timwest ShirokiHeishi
Oil demand is magnified by speculators and can be hard to measure in the short run. Short term imbalances can be substantial and can drive price far beyond long term equilibrium. As for what caused the bubble to pop in real estate, it was a lack of new buyers along with higher taxes at the local level (taxes doubled from 1997 to 2005, cutting spending back by another month of spending on a mortgage), lower leverage allowed at banks (leverage used to be 30:1from 1997and was cut to 11:1). Not many discussions center on what caused the bull market in real estate: Here's the answer. 1. Maximum number of 46-49 year olds in the economy, ever. This age group spends the most on housing and you had the highest number and highest proportion ever in the US from 2001-2005. 2. Clinton's $500,000 tax free capital gains for principal real estate every two years!!! 3. Aggressive lending by banks and increased leverage allowed by Government regulators (read as - "The Gov't wanted a bull market in real estate"). 4. Human greed cycle. What you may not have known is how profitable it was for banks to "take back properties" over the previous 10 years PRIOR TO the big bust in prices. Essentially, banks made a very profitable business when someone stopped paying on their loan. Why? Prices were rising back then. If the person stopped paying after 2-3 years and had put 5%-10% down, well, there was a monstrous profit from taking the property back and selling it that yielded 5%-20% of the banks profits back then. THAT is why banks wanted to be in the business of lending to a bull market in real estate. The more aggressive the profits, the more competitors came into the field and helped drive up the last leg of the bull market where you saw no-doc loans and loans at 10-15 times income. Keep in mind, that when Japan's real estate bubble peaked in 1989, their loans were for 75 years and longer (multi-generational loans) and were at extremely low interest rates (1%-2%). So, you can imagine how high their prices were able to climb with that type of mortgage and interest rate. That's why real estate there is still way down from the peak and why stocks are down too. And about your "toxic banks/Fed" comment: The real estate market bottomed when the banks could go back to keeping their assets on the books at the higher of cost or market value. That allowed new loans to flow and to generate some support for prices, which would lift the value of real estate for the banks holding mortgages. Sometimes the system needs to do what it needs to do to stay afloat. The key is to just understand what happened and not get mad at it since you don't really have any control over it. It's like getting mad at a tidal wave - it's much better to get out of its way or ride it if you can!! ;-)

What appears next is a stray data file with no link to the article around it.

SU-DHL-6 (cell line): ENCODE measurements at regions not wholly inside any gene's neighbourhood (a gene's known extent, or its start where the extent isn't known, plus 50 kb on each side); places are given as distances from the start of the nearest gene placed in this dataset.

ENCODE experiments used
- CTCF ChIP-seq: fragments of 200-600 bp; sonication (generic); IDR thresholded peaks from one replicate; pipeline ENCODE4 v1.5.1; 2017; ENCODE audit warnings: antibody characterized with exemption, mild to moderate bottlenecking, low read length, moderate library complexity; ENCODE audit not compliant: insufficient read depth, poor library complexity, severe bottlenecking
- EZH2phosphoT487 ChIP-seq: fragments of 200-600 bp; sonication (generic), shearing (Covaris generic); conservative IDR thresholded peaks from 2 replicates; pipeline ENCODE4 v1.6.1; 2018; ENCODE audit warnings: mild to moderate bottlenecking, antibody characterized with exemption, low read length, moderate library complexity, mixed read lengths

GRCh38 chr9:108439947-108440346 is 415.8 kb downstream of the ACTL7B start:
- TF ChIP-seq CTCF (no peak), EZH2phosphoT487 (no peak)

+4 回复
Thanks, greed and profit are key drivers in the market good points. I guess I wasn't clear about the origin of the toxic paper. Fannie and Freddie, guaranteed by the Fed's balance sheet still haven't been addressed yet. I think it could be a real problem when/if the Fed balance sheet gets an actual audit. And you are right to not be mad at a tidal wave, it is just frustrating to see it so clearly that the cycle of boom bust keeps involving the same parties and I need to keep bailing them out, because they ignored the high water mark from the last tidal wave.
Sunlight always disinfects.
As always your comments are insightful and appreciated.
Good day
+2 回复